"When we were approached about scaling up the training, we knew it was a great idea to take this on at the subregional level. Taking the training to scale allows all Caribbean countries to benefit from the shared knowledge and standardized approach to the training – it’s a public good available to the entire Caribbean.”
"The best part is that it is developed by the University of the West Indies for nurses in the Caribbean. That is really critical because it means that when nurses come out of this initial course, anyone anywhere in the Caribbean who is practicing can benefit, especially as it relates to COVID-19.”
"The genesis of the course, the introduction to critical care nursing, was interesting. With COVID-19 as a pandemic, there was a need for scaling up of nursing personnel to respond to the pathophysiology of the disease. We were asked by the Ministry of Health in Trinidad and Tobago, to develop this programme, but when we recognized that this is an issue that was not just affecting Trinidad and Tobago, we decided to reach out to PAHO/WHO and ask for support.”
"The impact will not only be in our ICU but it will also be to the wider nursing staff, because with these nurses gaining confident skills, knowledge and competence, it will also impact the care they give on the general wards, which means that our patients will benefit from improved outcomes. So it is fantastic.”
A cadre of 82 nurses across 7 Caribbean countries - Antigua and Barbuda, Belize, Barbados, Dominica, Guyana, Suriname and Trinidad and Tobago – have received training to support critical care in intensive care units for COVID-19 patients.
Ministries of Health in the Caribbean were faced with a shortage of critical care nurses, who were urgently needed to care for the increasing number of COVID-19 patients in intensive care units.
Caribbean countries are making progress to develop a health workforce that is appropriate to the context, and qualified to meet the health needs of their people, including in times of crisis.
PAHO/WHO in collaboration with the UHC Partnership supported 82 nurses to attend a 4-week training course, and scaled up the capacity of the health workforce in the Caribbean during the COVID-19 pandemic and beyond.
THE LONG READ
Brittany Baptise is a nurse at the Scarborough General Hospital in Trinidad and Tobago, in the Caribbean. Today is her day off and she smiles as she describes how nervous she was when she learned that she would be working in an intensive care unit (ICU) to treat COVID-19 patients.
“I was a bit fearful because, coming from the medical ward, we didn’t really know the rules and function of an ICU. I had no formal training, I had little knowledge about how the ventilator works, the settings and these things.”
By the end of September 2020, Brittany was trained and working in the ICU with new skills and competencies to offer as part of an integrated team of health professionals. She was one of a cadre of 82 nurses across 7 Caribbean countries to take part in a 4-week training course to learn new skills and competencies to work in ICUs. These nurses are now making significant contributions to hospitals across the Caribbean providing critical care to COVID-19 patients.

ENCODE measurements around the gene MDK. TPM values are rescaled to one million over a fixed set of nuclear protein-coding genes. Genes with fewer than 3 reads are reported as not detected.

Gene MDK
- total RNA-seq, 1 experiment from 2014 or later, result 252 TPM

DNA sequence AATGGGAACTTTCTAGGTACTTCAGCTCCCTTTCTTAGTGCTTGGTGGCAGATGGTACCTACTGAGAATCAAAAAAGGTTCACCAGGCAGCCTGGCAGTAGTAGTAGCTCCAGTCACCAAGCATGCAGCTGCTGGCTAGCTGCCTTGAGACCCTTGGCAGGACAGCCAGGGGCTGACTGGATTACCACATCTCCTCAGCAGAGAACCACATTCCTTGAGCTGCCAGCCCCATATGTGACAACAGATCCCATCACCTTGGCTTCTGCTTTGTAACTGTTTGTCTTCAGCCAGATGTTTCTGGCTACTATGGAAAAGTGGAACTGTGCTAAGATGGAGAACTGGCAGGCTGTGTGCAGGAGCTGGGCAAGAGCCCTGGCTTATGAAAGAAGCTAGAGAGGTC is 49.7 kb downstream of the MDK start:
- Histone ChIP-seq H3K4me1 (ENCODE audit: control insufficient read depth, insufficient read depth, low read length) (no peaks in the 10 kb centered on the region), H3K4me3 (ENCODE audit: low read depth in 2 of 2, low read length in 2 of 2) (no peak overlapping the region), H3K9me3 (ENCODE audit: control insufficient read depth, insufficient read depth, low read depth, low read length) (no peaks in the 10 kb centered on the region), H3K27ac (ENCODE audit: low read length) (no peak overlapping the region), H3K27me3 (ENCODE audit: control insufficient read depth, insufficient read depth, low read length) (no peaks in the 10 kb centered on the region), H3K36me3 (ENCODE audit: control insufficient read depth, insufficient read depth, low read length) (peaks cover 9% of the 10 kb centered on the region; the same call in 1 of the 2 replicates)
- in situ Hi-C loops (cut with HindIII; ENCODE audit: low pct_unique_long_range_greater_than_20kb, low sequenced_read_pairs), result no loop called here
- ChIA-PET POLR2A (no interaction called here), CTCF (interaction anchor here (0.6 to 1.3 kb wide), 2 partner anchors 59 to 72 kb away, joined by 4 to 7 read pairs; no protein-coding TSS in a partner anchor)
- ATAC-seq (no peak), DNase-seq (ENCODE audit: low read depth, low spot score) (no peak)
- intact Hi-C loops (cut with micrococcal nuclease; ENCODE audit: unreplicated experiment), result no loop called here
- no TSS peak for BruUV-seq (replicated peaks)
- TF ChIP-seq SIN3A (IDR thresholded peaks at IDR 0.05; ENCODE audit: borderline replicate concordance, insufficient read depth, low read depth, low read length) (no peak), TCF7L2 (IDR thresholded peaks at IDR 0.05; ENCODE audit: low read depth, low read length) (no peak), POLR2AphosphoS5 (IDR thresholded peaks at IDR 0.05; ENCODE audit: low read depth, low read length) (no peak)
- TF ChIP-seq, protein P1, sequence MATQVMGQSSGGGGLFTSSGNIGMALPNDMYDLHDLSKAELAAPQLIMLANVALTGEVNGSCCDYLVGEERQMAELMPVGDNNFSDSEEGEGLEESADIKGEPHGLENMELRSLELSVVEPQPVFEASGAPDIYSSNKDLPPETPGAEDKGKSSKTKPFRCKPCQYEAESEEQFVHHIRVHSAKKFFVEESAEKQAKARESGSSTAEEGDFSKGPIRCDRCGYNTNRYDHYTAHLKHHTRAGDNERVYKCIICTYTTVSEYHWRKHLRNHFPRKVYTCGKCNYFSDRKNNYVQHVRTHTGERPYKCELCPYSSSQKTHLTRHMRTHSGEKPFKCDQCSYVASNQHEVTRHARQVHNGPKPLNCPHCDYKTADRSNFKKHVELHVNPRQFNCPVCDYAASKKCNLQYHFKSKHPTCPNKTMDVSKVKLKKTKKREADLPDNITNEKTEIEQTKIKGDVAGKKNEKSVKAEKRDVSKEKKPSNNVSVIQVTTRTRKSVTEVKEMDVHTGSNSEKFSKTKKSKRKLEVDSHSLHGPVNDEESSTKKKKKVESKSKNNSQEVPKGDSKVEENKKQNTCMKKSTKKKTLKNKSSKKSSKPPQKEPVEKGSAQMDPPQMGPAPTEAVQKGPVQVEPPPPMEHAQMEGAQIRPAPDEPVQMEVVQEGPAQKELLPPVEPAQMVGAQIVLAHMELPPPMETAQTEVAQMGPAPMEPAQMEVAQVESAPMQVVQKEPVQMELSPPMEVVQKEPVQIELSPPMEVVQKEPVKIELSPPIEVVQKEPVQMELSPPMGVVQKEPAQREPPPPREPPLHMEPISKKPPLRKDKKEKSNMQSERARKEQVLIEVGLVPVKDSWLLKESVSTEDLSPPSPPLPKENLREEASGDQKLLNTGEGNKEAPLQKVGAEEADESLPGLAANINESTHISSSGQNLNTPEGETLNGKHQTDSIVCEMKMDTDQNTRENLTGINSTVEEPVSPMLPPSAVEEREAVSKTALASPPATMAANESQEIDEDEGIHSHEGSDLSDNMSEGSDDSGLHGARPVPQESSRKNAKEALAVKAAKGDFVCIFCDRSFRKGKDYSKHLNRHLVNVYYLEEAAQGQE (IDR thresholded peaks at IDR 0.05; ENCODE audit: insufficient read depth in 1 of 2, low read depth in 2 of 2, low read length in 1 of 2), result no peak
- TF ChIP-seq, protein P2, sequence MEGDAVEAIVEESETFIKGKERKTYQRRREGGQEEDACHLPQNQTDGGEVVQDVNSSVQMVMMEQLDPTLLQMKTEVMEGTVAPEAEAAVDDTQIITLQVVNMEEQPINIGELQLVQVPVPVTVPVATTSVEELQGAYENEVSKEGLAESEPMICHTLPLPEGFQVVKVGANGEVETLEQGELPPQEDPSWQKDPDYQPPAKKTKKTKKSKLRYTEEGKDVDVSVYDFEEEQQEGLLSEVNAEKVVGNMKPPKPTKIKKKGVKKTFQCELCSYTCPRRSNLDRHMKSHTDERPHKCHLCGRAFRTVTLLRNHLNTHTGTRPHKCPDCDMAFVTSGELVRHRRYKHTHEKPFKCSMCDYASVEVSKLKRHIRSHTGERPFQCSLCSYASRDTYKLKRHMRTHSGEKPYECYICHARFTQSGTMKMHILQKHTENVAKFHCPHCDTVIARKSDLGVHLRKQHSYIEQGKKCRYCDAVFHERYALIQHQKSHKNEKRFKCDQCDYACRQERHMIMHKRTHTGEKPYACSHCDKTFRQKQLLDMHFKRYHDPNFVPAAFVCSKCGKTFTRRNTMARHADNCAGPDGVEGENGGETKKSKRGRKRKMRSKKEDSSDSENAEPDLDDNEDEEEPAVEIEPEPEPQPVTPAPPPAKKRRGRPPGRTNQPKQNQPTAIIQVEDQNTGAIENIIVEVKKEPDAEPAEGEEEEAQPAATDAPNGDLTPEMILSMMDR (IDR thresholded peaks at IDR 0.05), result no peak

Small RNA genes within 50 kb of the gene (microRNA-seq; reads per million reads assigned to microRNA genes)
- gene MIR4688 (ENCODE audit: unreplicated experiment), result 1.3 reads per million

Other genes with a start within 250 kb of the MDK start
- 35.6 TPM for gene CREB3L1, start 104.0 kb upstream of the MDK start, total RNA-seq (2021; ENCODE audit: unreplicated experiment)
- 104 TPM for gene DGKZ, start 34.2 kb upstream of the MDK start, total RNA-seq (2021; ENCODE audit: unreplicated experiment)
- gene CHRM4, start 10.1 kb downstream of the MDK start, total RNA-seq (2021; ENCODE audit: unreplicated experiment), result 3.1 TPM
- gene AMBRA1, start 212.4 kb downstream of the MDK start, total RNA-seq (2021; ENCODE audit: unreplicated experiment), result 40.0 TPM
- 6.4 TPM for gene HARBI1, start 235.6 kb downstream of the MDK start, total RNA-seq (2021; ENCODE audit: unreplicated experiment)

This is crucial to the achievement of universal health coverage (UHC), which is dependent on a sufficient, equitably distributed and well-performing health workforce. The arrival of COVID-19 has severely challenged progress in this area.
Urgent need for critical care nurses during the COVID-19 pandemic
In March 2020, the Caribbean Region recorded its first imported case of COVID-19. By mid-March 2021, there had been more than 100,000 confirmed cases, and some 2,000 deaths across 20 countries in the Caribbean. The pandemic exposed a range of weaknesses in country health systems and the health workforce; a key problem being a shortage of critical care nurses.
Registered nurses play an important role in the delivery of quality care to patients especially in the critical care environment. With the rising numbers of new COVID-19 infections and associated complications, nurses had to be prepared to function at a higher level within the critical care clinical environment.
However, Ministries of Health in the Caribbean were challenged with a shortage of properly trained critical care nurses. It was clear that the numbers, skills and capacities of these nurses required boosting.
Recognizing the urgent need, the University of West Indies School of Nursing, a PAHO/WHO Collaborating Centre for Nursing and Midwifery, developed a course to equip nurses with the right skills and competencies to provide critical nursing care in ICUs.
“The genesis of the course, the introduction to critical care nursing, was interesting. With COVID-19 as a pandemic, there was a need for scaling up of nursing personnel to respond to the pathophysiology of the disease. We were asked by the Ministry of Health in Trinidad and Tobago, to develop this programme, but when we recognized that this is an issue that was not just affecting Trinidad and Tobago, we decided to reach out to PAHO/WHO and ask for support,” said Dr Oscar Noel Ocho, Director of the University of the West Indies School of Nursing.
“When we were approached about scaling up the training, we knew it was a great idea to take this on at the subregional level. Taking the training to scale allows all Caribbean countries to benefit from the shared knowledge and standardized approach to the training – it’s a public good available to the entire Caribbean,” added Jessie Schutt-Aine, Subregional Programme Coordinator for the Caribbean.